I am wondering why the Sabbath/Lord’s Day does not fall under the category of sacrament. Is it not also a means of grace, given for us to partake?

    I realize WCF and the HC only qualify the Lord’s Table and Baptism as sacraments, but the Sabbath almost seems to fit the same qualifications.

    Just curious…

  17. Zrim says:

    Chris,

    You just signed yourself up for a task: ask a Reformed theologian this question and return back here to me with the answer–I’m curious, too.

  18. sean says:

    “feast on proclaimed word….”

    Now, someone’s just lying to themselves or trying to be funny.

  19. Chris Sherman says:

    ok, I asked Calvin. Here’s what he said in his commentary ( http://www.ccel.org/ccel/calvin/calcom23.ix.xviii.html) on Ezekiel 20:20

    “What he had said generally concerning the commandments he now applies again to the Sabbath, and not without reason. For, as we said yesterday, God not only wished by that day of rest to exact from the people what was due to him, but he rather commands it for another purpose, namely, that his Sabbaths should be sanctified. But the manner of keeping it holy was formerly explained, since mere rest was insufficient. God was not satisfied by the people’s resting from their occupations, but the inward sanctification was always the chief end in view. And for this reason he also repeats again, that they may be a sign between me and you to show you that I Jehovah am your God. In this passage God bears witness, that if the Jews rightly observed their Sabbaths they should feel the effects of that favor which he wished to be represented thereby. For we said that the Sabbath was a sacrament of regeneration: now therefore he promises the efficacy of his Spirit, if they did not shut the door by their own impiety and contempt. Hence we see that sacraments are never destitute of the virtue of the Spirit unless when men render themselves unworthy of the grace offered them.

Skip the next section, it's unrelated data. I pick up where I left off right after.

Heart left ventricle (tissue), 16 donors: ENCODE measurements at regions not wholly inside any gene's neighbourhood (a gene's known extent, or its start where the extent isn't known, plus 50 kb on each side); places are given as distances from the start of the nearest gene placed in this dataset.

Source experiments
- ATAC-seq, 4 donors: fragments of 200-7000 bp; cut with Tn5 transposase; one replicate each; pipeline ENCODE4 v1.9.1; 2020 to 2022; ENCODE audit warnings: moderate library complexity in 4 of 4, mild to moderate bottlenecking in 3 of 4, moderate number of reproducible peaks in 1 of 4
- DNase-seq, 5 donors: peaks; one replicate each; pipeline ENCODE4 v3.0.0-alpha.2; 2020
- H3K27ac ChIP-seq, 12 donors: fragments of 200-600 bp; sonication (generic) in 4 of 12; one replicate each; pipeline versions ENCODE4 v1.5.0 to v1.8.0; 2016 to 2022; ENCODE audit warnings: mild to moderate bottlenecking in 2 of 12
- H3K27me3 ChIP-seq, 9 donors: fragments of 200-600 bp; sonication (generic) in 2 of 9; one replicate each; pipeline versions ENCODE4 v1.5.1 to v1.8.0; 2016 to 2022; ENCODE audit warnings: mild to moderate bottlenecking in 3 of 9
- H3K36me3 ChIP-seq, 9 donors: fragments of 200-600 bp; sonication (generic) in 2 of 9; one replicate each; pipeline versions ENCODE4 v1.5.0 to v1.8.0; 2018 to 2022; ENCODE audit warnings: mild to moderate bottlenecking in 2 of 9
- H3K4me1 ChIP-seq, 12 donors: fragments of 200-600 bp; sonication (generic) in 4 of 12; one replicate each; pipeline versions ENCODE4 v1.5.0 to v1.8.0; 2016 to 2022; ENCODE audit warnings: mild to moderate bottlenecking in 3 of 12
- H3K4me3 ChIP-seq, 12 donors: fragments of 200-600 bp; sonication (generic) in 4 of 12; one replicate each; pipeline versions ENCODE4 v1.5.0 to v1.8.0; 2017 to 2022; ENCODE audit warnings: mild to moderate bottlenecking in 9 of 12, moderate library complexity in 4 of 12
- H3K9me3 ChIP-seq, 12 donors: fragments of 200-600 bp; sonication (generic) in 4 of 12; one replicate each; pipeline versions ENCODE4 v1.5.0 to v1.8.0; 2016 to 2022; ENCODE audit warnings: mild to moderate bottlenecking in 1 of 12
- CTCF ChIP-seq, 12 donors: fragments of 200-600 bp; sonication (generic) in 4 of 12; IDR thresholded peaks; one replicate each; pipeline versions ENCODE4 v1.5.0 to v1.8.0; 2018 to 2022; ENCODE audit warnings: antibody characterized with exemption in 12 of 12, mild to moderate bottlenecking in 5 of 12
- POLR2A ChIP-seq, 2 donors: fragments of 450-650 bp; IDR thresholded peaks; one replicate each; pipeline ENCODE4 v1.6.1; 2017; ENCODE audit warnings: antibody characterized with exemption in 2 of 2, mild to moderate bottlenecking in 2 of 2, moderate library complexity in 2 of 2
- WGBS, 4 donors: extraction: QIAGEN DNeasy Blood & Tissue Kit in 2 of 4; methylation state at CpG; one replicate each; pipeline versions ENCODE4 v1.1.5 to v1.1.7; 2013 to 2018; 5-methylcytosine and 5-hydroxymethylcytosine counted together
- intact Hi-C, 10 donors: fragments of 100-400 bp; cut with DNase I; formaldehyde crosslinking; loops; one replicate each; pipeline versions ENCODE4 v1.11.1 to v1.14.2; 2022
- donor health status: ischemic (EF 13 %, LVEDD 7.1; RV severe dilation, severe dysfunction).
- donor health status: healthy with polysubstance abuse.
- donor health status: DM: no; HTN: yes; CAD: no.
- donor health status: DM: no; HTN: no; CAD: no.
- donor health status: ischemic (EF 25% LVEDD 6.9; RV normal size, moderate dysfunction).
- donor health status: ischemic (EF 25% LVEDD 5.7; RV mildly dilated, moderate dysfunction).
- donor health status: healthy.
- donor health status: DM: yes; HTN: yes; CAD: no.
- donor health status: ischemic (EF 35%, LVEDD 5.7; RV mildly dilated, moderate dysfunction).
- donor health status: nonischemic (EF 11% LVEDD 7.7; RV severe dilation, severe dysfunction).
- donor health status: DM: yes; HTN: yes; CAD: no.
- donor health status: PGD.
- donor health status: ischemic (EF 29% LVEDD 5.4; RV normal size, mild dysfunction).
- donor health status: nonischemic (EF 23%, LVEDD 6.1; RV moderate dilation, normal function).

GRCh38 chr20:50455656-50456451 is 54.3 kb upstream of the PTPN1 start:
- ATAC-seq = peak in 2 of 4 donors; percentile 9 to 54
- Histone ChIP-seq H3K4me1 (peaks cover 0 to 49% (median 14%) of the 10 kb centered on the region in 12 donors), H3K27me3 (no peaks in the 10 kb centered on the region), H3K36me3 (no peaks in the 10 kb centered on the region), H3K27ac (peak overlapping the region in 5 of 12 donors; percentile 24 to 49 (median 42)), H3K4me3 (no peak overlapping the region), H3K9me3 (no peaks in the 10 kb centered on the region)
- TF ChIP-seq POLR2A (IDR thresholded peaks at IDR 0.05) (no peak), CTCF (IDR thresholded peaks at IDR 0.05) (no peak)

20. Zrim says:

    Thanks, Chris.

    While he says “the Sabbath [is] a sacrament of regeneration,” I’m not sure at all that means there are three sacraments. Is that what you were implying, that the Sabbath joins the font and table somehow, or did you mean something else, because the Reformers were pretty clear that there were only two.

  21. Chris Sherman says:

    Actually, I wasn’t intending on implying anything. I was just trying to come to some conclusions about Sabbath, prompted in part by your original post. I think I shall have to dig a bit deeper into what Calvin was saying.

  22. Chris Sherman says:

    There is a footnote in the commentary referring to this at ccel.org -but i am not sure who wrote it.( I’ll try to track it down)

    Dissertation Sixteenth

    THE SABBATH A SACRAMENT AND A MYSTERY.

    Ezekiel 20:13, 14

    We have already cautioned the modern reader of Calvin not to be startled at his assertion, that “the Sabbath is Sacrament.” We have in these days become so thoroughly imbued with the notion that; there can be but two Sacraments, that we reject at once the possibility of, third. This causes us again to call the reader’s attention in detail to the principles expressed in the note to the 20th verse of this chapter.